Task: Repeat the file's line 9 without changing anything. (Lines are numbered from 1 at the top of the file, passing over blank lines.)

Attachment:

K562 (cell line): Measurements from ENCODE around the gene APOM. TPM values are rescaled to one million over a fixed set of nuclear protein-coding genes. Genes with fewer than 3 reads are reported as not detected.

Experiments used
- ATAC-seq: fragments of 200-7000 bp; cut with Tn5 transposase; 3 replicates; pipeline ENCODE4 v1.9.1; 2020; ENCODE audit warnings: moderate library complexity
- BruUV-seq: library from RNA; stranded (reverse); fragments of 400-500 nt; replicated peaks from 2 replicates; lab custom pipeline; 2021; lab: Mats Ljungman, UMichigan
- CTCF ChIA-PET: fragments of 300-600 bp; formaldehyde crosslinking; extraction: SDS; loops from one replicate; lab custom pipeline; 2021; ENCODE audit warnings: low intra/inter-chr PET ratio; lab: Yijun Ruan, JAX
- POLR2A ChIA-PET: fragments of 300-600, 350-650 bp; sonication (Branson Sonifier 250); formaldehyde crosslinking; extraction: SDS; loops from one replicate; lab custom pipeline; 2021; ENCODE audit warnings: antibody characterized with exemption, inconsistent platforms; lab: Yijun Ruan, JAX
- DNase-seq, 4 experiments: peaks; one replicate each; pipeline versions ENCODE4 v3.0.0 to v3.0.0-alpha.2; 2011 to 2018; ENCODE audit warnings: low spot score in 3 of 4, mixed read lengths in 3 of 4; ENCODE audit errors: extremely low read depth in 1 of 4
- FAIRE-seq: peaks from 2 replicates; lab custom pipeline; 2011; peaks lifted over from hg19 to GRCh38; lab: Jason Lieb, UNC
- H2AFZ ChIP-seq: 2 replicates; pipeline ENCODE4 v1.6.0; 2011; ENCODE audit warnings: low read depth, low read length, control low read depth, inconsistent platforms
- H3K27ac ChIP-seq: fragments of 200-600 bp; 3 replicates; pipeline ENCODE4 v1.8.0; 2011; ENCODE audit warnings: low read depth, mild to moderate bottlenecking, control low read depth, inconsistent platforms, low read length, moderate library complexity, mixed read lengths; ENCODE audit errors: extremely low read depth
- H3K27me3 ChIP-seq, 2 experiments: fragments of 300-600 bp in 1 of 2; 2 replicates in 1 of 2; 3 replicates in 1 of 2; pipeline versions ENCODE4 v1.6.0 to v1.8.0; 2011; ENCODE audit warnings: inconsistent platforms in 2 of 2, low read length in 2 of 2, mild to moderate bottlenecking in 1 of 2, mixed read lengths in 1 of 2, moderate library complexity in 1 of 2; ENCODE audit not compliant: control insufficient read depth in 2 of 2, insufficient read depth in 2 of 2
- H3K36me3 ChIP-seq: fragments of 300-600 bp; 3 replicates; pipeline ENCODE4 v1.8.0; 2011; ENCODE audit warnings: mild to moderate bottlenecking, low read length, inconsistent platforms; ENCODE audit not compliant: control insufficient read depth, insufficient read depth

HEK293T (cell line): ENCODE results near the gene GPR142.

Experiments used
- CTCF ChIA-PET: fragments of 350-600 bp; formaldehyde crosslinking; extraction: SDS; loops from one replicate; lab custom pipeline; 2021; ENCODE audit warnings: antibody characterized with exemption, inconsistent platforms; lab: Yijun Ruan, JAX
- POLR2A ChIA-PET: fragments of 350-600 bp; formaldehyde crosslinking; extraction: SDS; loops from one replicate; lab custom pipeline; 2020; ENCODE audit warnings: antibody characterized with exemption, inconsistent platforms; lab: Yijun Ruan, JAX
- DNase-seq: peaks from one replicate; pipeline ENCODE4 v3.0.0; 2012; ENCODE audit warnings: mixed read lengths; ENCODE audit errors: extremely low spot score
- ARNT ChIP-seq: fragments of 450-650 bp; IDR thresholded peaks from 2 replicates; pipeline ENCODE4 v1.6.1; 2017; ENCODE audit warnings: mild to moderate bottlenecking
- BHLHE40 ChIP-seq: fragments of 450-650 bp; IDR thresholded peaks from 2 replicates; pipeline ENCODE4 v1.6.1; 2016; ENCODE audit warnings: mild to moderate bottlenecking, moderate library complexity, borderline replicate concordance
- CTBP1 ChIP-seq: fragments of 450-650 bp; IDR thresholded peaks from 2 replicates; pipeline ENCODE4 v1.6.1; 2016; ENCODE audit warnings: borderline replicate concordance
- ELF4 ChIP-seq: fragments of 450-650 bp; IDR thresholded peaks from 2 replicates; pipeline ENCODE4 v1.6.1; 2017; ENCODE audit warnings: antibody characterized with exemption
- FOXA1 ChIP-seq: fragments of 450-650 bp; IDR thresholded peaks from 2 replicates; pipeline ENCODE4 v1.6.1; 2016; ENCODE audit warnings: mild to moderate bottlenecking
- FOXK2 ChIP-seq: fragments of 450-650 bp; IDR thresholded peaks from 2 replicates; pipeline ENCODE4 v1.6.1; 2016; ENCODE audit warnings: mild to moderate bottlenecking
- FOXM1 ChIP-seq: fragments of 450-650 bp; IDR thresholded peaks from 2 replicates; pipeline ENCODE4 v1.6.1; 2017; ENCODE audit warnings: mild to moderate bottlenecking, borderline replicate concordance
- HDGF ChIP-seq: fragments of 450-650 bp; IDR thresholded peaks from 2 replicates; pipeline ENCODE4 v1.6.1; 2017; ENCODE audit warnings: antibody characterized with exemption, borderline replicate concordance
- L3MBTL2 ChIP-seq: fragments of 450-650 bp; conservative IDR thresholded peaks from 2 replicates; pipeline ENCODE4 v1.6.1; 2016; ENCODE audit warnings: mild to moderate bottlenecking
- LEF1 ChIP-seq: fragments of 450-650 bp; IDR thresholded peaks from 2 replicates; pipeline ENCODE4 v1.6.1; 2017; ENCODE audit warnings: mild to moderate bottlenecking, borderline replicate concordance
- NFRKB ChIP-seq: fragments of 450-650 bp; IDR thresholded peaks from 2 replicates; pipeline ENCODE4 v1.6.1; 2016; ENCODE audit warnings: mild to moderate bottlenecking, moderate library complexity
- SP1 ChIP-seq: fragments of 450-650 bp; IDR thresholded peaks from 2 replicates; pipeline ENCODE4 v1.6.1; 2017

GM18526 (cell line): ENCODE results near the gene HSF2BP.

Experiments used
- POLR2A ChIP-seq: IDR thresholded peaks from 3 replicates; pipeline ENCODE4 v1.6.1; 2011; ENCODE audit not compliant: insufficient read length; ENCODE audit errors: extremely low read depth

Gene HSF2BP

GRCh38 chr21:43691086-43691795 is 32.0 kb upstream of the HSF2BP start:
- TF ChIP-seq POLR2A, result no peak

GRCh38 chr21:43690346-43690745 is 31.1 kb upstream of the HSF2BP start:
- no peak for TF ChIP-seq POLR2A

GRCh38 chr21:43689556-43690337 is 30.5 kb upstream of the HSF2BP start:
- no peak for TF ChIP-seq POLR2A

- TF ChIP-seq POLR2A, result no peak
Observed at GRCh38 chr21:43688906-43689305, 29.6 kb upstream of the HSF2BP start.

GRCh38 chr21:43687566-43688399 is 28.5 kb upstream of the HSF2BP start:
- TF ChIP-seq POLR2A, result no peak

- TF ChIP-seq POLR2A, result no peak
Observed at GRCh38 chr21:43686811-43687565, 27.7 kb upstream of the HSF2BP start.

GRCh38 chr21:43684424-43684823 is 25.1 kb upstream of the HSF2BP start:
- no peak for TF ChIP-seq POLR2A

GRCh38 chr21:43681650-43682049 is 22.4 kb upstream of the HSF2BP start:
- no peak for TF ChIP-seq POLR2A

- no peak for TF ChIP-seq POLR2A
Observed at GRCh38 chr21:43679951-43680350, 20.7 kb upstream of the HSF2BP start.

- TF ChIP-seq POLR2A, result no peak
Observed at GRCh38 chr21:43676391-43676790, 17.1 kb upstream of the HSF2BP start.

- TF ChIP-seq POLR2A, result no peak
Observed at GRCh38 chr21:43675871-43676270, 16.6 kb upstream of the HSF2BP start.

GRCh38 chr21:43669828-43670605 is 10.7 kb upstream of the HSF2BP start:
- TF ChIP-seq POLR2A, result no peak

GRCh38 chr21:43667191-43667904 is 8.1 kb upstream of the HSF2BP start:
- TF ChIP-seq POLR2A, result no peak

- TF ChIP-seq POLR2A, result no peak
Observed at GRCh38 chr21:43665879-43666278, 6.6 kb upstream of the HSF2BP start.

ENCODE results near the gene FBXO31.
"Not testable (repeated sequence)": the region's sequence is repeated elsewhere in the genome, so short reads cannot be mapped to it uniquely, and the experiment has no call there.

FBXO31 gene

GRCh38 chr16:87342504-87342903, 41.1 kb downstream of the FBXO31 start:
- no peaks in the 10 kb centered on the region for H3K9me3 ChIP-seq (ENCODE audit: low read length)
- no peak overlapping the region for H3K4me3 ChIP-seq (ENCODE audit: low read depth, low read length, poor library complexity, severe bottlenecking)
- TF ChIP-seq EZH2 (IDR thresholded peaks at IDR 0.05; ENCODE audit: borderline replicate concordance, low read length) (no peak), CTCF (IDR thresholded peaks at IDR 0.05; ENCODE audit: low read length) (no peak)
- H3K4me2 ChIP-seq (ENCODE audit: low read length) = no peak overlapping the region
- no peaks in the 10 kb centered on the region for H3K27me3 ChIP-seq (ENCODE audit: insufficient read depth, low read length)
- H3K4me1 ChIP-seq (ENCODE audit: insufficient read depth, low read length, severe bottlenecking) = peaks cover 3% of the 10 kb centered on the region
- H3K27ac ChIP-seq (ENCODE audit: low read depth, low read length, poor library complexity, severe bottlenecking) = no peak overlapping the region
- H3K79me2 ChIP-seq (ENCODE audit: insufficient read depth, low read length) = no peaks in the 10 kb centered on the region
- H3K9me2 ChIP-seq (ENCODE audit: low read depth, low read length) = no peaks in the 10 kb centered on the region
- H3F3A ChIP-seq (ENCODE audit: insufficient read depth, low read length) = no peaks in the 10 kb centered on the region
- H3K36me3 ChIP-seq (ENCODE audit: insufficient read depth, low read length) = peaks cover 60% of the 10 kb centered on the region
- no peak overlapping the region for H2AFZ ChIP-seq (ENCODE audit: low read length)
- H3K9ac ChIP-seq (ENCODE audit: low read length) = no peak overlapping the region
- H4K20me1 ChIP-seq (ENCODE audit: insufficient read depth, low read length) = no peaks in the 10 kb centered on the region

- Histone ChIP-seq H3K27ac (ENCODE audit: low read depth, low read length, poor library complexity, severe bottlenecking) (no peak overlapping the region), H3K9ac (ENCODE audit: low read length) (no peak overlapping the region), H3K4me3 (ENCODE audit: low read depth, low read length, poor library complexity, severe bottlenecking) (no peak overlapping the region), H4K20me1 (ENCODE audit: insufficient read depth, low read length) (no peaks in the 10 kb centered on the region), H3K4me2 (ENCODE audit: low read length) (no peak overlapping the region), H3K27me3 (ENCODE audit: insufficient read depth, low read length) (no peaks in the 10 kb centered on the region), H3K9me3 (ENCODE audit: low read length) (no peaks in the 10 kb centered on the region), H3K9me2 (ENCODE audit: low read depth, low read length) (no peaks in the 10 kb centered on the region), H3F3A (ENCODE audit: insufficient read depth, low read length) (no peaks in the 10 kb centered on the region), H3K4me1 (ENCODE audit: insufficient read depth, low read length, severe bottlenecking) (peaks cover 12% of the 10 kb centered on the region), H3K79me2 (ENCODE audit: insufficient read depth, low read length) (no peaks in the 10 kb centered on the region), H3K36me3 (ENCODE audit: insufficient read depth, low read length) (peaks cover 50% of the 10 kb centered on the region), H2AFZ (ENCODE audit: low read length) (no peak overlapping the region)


- H2AFZ ChIP-seq: 2 replicates; pipeline ENCODE4 v1.6.0; 2011; ENCODE audit warnings: low read depth, low read length, control low read depth, inconsistent platforms